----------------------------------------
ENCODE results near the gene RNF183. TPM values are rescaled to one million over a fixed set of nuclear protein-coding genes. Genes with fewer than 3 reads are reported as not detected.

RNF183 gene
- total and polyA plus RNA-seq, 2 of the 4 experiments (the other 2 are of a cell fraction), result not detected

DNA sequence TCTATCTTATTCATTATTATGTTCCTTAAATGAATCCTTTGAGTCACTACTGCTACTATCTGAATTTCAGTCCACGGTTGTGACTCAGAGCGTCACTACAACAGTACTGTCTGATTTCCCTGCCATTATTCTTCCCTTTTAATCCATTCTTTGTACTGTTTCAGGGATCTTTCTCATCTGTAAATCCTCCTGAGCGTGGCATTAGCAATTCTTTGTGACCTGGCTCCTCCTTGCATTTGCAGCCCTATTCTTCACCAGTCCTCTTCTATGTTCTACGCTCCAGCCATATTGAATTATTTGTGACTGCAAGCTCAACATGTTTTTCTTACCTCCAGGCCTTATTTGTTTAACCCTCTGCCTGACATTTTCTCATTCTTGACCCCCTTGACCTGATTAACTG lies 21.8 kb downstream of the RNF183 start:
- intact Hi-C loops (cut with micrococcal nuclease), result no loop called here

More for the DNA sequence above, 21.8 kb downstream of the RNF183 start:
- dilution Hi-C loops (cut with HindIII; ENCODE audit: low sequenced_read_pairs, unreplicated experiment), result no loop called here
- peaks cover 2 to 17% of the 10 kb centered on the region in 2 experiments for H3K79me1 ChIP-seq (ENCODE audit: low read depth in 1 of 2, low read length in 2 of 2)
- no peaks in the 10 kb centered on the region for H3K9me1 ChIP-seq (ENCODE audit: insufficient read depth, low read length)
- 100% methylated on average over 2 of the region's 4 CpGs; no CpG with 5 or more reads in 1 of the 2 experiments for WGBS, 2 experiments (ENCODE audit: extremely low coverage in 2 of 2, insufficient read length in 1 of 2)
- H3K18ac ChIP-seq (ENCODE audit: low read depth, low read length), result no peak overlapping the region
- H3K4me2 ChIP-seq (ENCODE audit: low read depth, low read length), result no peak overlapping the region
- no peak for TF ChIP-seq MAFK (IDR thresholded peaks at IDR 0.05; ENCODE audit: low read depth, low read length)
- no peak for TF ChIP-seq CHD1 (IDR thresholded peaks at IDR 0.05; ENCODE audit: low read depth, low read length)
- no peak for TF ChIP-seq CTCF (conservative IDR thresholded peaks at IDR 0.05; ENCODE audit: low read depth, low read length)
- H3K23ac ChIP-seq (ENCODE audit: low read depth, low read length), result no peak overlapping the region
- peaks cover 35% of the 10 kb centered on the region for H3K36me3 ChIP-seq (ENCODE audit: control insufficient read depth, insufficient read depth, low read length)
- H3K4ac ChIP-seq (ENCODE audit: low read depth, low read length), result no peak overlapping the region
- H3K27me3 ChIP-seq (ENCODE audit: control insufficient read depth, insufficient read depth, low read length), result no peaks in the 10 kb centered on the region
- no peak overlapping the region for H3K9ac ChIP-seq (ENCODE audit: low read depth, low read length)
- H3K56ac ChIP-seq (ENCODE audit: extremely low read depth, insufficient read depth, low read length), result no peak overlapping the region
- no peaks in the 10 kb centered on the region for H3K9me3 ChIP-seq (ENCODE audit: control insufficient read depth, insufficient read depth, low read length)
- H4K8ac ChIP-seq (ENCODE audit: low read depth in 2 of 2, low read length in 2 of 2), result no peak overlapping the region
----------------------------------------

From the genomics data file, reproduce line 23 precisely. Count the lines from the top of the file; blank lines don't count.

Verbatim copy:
- H4K8ac ChIP-seq (ENCODE audit: low read depth in 2 of 2, low read length in 2 of 2), result no peak overlapping the region